March 18, 2014
“Scared, excited, nervous, happy, sad…pretty much every emotion in the book other than confident.” That was my daughter’s reply when I asked her how she felt when she first got to college. She’s not unique – I’m guessing that would describe a huge number of freshmen on any campus.
What is unique about her is that she chose to go to college in another country. She was given an incredible opportunity to study at a prestigious conservatory in Scotland – a place neither of us had ever been until we moved her into her housing at the beginning of her fresher’s year.
I honestly couldn’t believe my baby had the guts to move across the ocean, where she didn’t know a single soul, to follow her passion. And yet, I unpacked her, got back on a plane without her, and left her to figure out college completely on her own. (My apologies to the person who had to sit next to the crying mess of the mama I was for seven hours that flight).
Yet, I couldn’t have been prouder. My baby was stepping way outside her comfort zone. Way outside of her normal suburban life in Michigan to a place where elevators are lifts, the peanut butter tastes different, there is no campus dining hall, French fries are chips, bagpipes are a regular sound on the way to class and the accents are all different than what she was used to.
I recently asked her how she managed such a big transition by herself. She said that knowing she had a support system back home and another one at school was incredibly beneficial. Faculty, staff and friends did many things to help her fit in. Her friends even hosted an American Thanksgiving for her and other U.S. students to make them feel at home.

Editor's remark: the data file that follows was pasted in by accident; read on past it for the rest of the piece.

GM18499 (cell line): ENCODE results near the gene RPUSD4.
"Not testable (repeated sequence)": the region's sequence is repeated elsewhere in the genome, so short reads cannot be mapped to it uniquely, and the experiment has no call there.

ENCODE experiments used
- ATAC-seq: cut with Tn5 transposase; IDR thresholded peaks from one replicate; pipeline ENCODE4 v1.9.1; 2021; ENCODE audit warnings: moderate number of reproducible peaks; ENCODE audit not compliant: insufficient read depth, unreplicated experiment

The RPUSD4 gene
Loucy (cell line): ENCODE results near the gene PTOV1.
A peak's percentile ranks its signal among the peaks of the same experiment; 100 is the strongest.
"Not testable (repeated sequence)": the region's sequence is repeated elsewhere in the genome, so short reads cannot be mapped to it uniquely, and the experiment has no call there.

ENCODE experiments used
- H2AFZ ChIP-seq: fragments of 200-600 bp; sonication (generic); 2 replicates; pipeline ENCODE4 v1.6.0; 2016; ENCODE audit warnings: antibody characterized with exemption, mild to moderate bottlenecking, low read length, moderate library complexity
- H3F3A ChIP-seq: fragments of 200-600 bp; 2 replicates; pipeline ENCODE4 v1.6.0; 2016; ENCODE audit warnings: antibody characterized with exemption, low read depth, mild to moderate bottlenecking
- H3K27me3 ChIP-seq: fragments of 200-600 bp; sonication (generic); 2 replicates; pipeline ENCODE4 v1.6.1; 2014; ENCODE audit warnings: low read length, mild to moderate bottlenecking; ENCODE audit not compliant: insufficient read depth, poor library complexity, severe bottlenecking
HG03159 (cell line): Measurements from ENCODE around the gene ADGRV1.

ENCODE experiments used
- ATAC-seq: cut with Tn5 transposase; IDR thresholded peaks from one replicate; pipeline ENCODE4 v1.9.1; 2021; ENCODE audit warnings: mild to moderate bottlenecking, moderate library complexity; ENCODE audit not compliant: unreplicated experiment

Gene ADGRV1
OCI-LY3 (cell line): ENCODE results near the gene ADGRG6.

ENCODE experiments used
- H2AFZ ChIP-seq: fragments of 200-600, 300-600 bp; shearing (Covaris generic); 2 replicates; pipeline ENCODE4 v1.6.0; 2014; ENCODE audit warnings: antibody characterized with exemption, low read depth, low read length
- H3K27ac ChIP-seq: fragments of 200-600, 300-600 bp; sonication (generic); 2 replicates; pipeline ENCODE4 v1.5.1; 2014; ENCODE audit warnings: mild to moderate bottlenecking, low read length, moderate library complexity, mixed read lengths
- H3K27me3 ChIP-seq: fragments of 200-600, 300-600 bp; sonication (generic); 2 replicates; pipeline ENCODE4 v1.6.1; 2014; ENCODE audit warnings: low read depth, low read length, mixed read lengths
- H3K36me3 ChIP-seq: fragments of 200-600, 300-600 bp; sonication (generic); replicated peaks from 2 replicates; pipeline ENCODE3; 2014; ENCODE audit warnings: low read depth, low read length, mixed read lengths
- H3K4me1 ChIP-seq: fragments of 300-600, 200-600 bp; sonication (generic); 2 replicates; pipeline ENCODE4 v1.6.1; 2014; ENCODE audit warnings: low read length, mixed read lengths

She thrived in Scotland and had a wonderful time at school. She made lifelong friends, got an outstanding education and had incredible experiences like meeting a prince and performing at the Olivier Awards in London. She says that it was 100 percent the right place for her because she needed to venture outside her comfort zone at that point of her life.
She was lucky. She had the support she needed when she needed it. I know every day wasn’t easy, but she knew how to ask for help.
Farha Abbasi, an assistant professor in the Department of Psychiatry who specializes in mental health issues among Muslims, knows exactly what it’s like to move far out of her comfort zone. She arrived in the United States from Pakistan in 2000 and says she was bewildered, overwhelmed and afraid. The impact of her experience led her to change her medical field from internal medicine to psychiatry.
She found her calling in organizing the Muslim Mental Health Conference, which will occur next week in Dearborn, Michigan. The conference gives faith-based leaders and mental health professionals the chance to come together for the betterment of the Muslim community, where some do not seek out help because of deep layers of cultural stigma. Read her FACULTY VOICE, The Journey Has Begun, to learn more about the conference and her work.
Both my daughter and Professor Abbasi say they found new homes away from home. Sometimes stepping outside your comfort zone is the beginning of a great new direction in life.
Many MSU students find new homes at the Honors College. The college serves academically talented, committed students who wish to pursue and achieve academic excellence at MSU. Check out the great video in the STUDENT VIEW: Pioneer, Innovate, Engage, to see 10 students describe what their time in the Honors College has meant to them and how they pioneer, innovate and engage as scholars.
Spartans aren’t afraid to push their boundaries way outside their comfort zones. It’s how we grow, learn, engage, create, discover, find ourselves and make differences. Spartans study abroad, try new things, make new friends, explore the world, seek answers, dive into research and look for ways to change the world.
Photo of new triplets at the MSU Sheep Teaching and Research Center by Derrick L. Turner